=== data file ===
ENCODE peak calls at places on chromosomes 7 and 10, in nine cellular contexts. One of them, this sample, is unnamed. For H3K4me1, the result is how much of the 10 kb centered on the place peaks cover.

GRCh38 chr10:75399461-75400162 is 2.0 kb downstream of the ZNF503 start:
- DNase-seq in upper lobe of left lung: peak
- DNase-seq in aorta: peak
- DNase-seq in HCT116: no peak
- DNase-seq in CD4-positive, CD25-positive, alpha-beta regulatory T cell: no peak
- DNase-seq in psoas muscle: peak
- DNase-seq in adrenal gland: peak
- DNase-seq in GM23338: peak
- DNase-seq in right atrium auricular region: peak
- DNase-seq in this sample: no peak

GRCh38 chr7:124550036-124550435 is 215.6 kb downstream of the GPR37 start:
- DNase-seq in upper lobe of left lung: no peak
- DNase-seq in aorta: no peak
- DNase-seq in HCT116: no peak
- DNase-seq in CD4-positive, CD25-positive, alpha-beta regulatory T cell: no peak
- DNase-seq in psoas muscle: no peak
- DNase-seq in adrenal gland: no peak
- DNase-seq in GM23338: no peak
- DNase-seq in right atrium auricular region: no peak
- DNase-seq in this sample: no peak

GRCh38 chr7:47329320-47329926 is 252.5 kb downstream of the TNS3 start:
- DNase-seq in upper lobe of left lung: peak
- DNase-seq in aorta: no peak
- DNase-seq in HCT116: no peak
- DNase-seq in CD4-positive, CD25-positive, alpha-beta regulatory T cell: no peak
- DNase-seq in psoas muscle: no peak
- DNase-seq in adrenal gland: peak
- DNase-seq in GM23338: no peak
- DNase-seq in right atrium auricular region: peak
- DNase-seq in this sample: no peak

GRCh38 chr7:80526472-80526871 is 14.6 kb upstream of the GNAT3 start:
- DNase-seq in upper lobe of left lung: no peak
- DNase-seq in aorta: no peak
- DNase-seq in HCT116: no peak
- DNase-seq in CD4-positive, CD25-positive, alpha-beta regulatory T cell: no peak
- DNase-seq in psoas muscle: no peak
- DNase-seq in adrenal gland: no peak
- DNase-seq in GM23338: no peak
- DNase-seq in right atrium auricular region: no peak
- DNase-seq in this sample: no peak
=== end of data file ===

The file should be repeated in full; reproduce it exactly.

ENCODE peak calls at places on chromosomes 7 and 10, in nine cellular contexts. One of them, this sample, is unnamed. For H3K4me1, the result is how much of the 10 kb centered on the place peaks cover.

GRCh38 chr10:75399461-75400162 is 2.0 kb downstream of the ZNF503 start:
- DNase-seq in upper lobe of left lung: peak
- DNase-seq in aorta: peak
- DNase-seq in HCT116: no peak
- DNase-seq in CD4-positive, CD25-positive, alpha-beta regulatory T cell: no peak
- DNase-seq in psoas muscle: peak
- DNase-seq in adrenal gland: peak
- DNase-seq in GM23338: peak
- DNase-seq in right atrium auricular region: peak
- DNase-seq in this sample: no peak

GRCh38 chr7:124550036-124550435 is 215.6 kb downstream of the GPR37 start:
- DNase-seq in upper lobe of left lung: no peak
- DNase-seq in aorta: no peak
- DNase-seq in HCT116: no peak
- DNase-seq in CD4-positive, CD25-positive, alpha-beta regulatory T cell: no peak
- DNase-seq in psoas muscle: no peak
- DNase-seq in adrenal gland: no peak
- DNase-seq in GM23338: no peak
- DNase-seq in right atrium auricular region: no peak
- DNase-seq in this sample: no peak

GRCh38 chr7:47329320-47329926 is 252.5 kb downstream of the TNS3 start:
- DNase-seq in upper lobe of left lung: peak
- DNase-seq in aorta: no peak
- DNase-seq in HCT116: no peak
- DNase-seq in CD4-positive, CD25-positive, alpha-beta regulatory T cell: no peak
- DNase-seq in psoas muscle: no peak
- DNase-seq in adrenal gland: peak
- DNase-seq in GM23338: no peak
- DNase-seq in right atrium auricular region: peak
- DNase-seq in this sample: no peak

GRCh38 chr7:80526472-80526871 is 14.6 kb upstream of the GNAT3 start:
- DNase-seq in upper lobe of left lung: no peak
- DNase-seq in aorta: no peak
- DNase-seq in HCT116: no peak
- DNase-seq in CD4-positive, CD25-positive, alpha-beta regulatory T cell: no peak
- DNase-seq in psoas muscle: no peak
- DNase-seq in adrenal gland: no peak
- DNase-seq in GM23338: no peak
- DNase-seq in right atrium auricular region: no peak
- DNase-seq in this sample: no peak